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The day I met ME

Sitting in the waiting room I wish I had opted for my hair removal.

No, I was never drop dead gorgeous. Guys never turned their head again and again to look at me. And my sister always told me….Do take some care of yourself. But did I ever listen to her, no.

Yes I passed out of my PGDBA with a gold medal and all but  the finance market  was down at that time and I was left searching high and low for a job. Yes, I gave exams, interviews but all to no avail. I passed the written examination of a bank and my parents were so relieved. You see I had laid down the condition that I wanted to work at least for a year before they could search for alliances for me. Till then marriage could wait

And so I dreamt of a job wherein I would go wearing a starched saree, with a mobile in one hand, a file on another. Till my mother gently tapped my shoulder and said, ‘now will you prepare for the  interview’. The first round went well. The meeting with the GM was next.  The answers for the preliminary questions were all fine. But he kept on looking at me. No, nothing indecent but just kept on looking. The he asked me, ‘So you get a job here. Tomorrow you get married. Then you get posted someplace else; that is you are transferred, then what you will do?’

I said, ‘That we will have to discuss amongst us’. I mean what could I say about the future partner.

He looked at me again and said, ‘that is it’.

And no I was not selected.

That was the second rejection. Earlier one was in Chennai where in I had gone  for a floor manager’s job in one of the leading malls. The interview had gone well but I had not been selected.

Still ‘dimaag ki bati nahi jali’ ie the tube light did not flash even then. I did not understand…….

And here I was sitting amidst all these smart girls/ women in Mumbai. Who looked impeccable and me….. a hairy goat. I got up and went to the ladies room. And peered at myself. Yes this girl (me- I have always been a girl for myself :)) looked good. Only if ….some finesse was needed.  At that time I wished I  had opted for my hair removal. But no; that had to wait.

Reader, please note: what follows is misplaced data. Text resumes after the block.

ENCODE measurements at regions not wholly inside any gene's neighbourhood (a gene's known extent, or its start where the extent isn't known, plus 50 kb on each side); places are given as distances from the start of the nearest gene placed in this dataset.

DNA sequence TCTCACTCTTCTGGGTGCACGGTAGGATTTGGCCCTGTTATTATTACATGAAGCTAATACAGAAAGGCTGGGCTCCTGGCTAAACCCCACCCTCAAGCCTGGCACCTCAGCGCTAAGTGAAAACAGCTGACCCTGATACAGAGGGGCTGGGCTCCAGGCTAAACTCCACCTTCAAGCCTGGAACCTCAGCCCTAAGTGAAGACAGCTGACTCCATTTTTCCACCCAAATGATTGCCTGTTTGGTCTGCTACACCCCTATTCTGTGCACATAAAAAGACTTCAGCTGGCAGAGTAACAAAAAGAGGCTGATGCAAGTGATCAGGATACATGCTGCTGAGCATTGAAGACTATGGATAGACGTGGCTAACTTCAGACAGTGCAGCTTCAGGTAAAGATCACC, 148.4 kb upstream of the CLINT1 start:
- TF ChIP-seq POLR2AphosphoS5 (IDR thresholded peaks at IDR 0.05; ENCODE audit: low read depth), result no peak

The first round went well. The second round was on the next day.I rushed and got myself a Gillette satin care and did the needful.

Then rushed to the nearest saloon and did the rest- threading of eyebrows etc. And then I went home and slept.

The next day at the second round, the coordinator looked at me for a full 5 minutes and said, ‘You look different’

I said,’ Just different….’ and gave him a flashy smile.

‘You look gorgeous mmmm very refined ‘, he said in a very ‘refined ‘ way.

I got that job. Yes, people looks can build confidence too. And Gillette Satin care gave me my much-needed confidence.

My sister had the last word ( sentence) though, ‘I told you, take care of yourself.’ Sisters I tell you they know best.

This post is a part of the Gillette Satin Care contest in association with BlogAdda.com Yes I never participate in contests but this I want to win, so that I can gift the Ipad to someone special-the man who stands by me 🙂

Image courtesy:us123.rf.com

Never forget

On Saturday I was putting my clothes to dry on the terrace. It was a breezy day; the sun was playing hide and seek amidst the clouds,a helicopter was flying above; I was hanging a cloth when  my right foot stuck an elevation in front of me and I fell. And then I sat and cried. I was hurt but more than the hurt I cried for a life which though is independent; will never be normal again. I will always have to walk with my head bowed down, I will always have to read with the paper held near, I will always have problem distinguishing faces. And although I should have got adjusted to my status by now; it still hurts. I am never allowed to forget that now I come in the class of visually impaired.

We live in constant fear too. Every now and then I check my sight. I peep through the peephole to check whether I can see. I try to read billboards far away. Sometimes I wonder what we are afraid of really? The fact that my tumor may recur, the fact that I may go completely blind or the fact that every visit to the OT makes our pocket a lot lighter.

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In our school days we see so many dreams, plan so much – want to do this; want to do that. But as we grow all those dreams and plans are forgotten. In the rush to build careers and homes, all the tiny things that give us immense pleasure are forgotten.

I feel as soon as we come in the bracket of 35+, we should start catching up on those dreams. By that age most  of us have achieved something in our careers and at home too. Do something which gives you pleasure, do something which you always wanted to do.  Plan your retirement too.